Ethiopia would lay proud claim to the 36 year-old award-winning novelist and freelance journalist, Dinaw Mengetsu. The author of three novels, he has written for Rolling Stone on the war in Darfur, and for Jane Magazine on the conflict in northern Uganda.
Resident in the United States, Dinaw graduated in 2000 from Georgetown University and earned an M.F.A. in 2005 from Columbia University.
His debut novel, The Beautiful Things That Heaven Bears , first published in 2007, “tells the story of Sepha Stephanos, who fled the warfare of the Ethiopian Revolution seventeen years before and immigrated to the United States.”
The novel was subsequently published in the United Kingdom as Children of the Revolution and has been translated into more than a dozen languages.
Dinaw’s second novel was published in 2010 to even more acclaim and he was consequently selected by the New Yorker as one of its ’20 under 40’ writers of 2010.
His latest novel published in 2014 was described thus by The New York Times, “…Good as they were, those books [his previous novels] now look like warm-up acts. For with “All Our Names,” he has grounded his search in a story so straightforward but at the same time so mysterious that you can’t turn the pages fast enough, and when you’re done, your first impulse is to go back to the beginning and start over.”
In 2014, out of several African Authors, Dinaw was chosen for the Hay Festival’s Africa39 project as one of 39 Sub-Saharan African writers aged under 40 with the potential and the talent to define the trends of the region.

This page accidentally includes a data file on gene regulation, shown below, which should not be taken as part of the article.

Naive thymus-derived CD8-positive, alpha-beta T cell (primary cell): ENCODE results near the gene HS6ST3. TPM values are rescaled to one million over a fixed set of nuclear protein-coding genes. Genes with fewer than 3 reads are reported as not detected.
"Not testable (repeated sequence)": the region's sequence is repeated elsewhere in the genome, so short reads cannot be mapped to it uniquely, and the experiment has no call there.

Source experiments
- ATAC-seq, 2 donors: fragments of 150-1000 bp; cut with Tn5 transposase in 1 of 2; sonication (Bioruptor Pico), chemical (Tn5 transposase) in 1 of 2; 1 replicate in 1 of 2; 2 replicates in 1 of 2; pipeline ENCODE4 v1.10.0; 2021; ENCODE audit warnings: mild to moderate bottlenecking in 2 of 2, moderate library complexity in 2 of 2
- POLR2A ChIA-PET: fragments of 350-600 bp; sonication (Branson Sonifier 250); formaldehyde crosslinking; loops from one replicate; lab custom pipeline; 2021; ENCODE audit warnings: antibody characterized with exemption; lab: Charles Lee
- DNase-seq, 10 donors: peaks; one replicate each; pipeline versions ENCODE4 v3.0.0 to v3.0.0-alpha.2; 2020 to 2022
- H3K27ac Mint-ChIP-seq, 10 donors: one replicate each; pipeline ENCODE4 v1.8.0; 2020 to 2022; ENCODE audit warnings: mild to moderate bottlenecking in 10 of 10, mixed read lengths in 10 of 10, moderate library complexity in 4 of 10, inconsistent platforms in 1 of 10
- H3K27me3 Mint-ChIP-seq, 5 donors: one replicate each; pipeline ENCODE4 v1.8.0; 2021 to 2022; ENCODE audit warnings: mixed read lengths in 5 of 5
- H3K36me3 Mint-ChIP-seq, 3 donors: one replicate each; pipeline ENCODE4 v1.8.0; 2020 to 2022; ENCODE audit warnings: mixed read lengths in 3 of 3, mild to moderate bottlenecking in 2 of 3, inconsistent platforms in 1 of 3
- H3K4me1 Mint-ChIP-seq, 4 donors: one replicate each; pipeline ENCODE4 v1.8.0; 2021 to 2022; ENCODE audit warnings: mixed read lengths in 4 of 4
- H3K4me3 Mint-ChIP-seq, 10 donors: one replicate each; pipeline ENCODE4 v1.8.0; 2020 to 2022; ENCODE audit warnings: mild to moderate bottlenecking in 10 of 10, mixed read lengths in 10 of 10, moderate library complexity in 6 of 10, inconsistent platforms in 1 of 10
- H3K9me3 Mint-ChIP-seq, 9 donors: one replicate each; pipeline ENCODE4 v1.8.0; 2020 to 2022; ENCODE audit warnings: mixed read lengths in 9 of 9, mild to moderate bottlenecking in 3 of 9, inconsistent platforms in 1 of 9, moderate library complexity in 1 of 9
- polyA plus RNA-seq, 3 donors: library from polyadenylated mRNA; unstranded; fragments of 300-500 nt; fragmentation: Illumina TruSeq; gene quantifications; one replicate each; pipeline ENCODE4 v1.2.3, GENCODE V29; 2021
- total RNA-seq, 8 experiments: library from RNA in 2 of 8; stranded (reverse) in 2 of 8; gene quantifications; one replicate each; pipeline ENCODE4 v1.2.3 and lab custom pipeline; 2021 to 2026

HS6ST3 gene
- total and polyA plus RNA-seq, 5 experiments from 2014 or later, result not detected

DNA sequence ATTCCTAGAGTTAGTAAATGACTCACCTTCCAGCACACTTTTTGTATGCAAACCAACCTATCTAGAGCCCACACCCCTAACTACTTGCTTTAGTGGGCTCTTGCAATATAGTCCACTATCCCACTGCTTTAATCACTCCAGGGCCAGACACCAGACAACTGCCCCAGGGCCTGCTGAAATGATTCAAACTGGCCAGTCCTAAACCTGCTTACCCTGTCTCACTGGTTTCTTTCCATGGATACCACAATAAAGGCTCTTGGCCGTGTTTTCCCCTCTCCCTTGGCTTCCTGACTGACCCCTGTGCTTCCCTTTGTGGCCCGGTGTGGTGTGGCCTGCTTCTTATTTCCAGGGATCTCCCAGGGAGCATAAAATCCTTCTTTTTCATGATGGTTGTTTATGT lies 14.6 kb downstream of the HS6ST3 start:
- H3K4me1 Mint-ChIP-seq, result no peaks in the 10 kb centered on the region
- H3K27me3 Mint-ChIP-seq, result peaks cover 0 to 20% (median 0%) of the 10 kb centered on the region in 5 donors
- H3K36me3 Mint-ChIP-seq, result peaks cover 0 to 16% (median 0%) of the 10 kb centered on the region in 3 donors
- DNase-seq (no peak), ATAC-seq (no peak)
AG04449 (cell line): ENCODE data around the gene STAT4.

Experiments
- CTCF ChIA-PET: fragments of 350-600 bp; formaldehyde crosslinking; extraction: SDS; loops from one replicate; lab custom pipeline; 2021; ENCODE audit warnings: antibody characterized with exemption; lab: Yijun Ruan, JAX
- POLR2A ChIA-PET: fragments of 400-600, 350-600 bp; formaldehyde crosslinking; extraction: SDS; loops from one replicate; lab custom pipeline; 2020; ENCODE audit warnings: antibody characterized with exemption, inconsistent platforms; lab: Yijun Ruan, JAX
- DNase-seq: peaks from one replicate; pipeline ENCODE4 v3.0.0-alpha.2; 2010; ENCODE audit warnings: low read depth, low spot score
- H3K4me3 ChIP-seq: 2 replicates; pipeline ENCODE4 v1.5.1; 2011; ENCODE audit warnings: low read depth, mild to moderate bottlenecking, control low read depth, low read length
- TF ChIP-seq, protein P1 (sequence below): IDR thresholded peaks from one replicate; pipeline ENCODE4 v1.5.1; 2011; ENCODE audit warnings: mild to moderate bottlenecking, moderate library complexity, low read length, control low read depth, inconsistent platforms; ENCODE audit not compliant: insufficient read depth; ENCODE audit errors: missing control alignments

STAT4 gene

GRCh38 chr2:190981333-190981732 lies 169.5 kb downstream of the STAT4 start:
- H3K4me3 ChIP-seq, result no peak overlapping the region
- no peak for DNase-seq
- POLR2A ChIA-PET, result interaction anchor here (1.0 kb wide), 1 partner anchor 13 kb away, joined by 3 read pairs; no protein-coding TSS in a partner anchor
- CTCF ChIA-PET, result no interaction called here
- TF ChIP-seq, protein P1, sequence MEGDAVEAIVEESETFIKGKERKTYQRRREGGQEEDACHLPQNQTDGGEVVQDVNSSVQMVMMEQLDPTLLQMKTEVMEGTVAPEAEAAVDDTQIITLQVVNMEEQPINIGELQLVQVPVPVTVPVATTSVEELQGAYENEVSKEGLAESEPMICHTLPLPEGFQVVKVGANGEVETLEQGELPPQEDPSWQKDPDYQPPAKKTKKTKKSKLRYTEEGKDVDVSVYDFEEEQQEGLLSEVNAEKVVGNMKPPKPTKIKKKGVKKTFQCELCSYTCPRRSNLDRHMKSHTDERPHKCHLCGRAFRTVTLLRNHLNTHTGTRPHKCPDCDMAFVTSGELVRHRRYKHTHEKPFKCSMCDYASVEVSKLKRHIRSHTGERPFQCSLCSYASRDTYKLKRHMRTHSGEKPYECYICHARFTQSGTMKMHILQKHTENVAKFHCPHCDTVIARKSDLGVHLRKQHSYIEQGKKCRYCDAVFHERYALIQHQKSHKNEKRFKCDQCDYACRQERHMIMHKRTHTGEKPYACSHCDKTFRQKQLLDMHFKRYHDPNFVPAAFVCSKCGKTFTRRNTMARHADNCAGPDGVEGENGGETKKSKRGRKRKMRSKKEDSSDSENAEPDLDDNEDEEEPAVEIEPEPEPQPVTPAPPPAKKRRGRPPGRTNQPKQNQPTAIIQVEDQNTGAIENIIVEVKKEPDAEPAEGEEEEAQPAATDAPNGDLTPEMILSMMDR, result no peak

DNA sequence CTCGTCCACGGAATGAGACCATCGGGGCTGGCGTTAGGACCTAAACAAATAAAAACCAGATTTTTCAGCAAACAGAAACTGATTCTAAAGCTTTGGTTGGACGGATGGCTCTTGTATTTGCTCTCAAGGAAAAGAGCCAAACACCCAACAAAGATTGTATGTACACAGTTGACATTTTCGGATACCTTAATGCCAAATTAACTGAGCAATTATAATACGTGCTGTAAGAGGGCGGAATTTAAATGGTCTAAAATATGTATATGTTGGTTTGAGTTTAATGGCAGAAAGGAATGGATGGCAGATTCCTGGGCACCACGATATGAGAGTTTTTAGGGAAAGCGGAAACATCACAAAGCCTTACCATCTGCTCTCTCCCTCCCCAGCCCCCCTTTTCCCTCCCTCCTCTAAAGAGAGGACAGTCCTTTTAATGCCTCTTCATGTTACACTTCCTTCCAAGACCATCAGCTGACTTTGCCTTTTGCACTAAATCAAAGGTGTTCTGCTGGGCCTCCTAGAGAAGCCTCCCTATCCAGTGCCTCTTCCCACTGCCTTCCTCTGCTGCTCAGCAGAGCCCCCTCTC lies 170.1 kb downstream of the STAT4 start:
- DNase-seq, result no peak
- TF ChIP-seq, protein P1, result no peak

Dinaw was selected as a MacArthur Fellow in 2012 and served as the Lannan Chair of Poetics at Georgetown University. He was also the recipient of a 2006 fellowship in fiction from the New York Foundation for the Arts and a 5 Under 35 Award from the National Book Foundation in 2007. He was a nominee for the NAACP Image Award for Outstanding Literary Work – Debut Author. His journalism and fiction have appeared in such publications as Harper’s, Granta, The New Yorker, and the Wall Street Journal.
“Dinaw Mengestu is a young writer whose novels and nonfiction pieces open a window into the little-explored world of the African diaspora in America. He composes tales distilled from the experience of immigrants whose memories are permanently seared by escape from violence in their homelands.” www.macfound.org
“There are those who wake up each morning to conquer the day, and then there are those of us who wake up only because we have to. We live in the shadow of every neighborhood. We own little corner stores, live in run-down apartments that get too little light, and walk the same streets day after day. We spend our afternoons gazing lazily out of windows. Somnambulists, all of us. Someone else said it better: we wake to sleep and sleep to wake.”
― Dinaw Mengestu, Children of the Revolution
Which are you?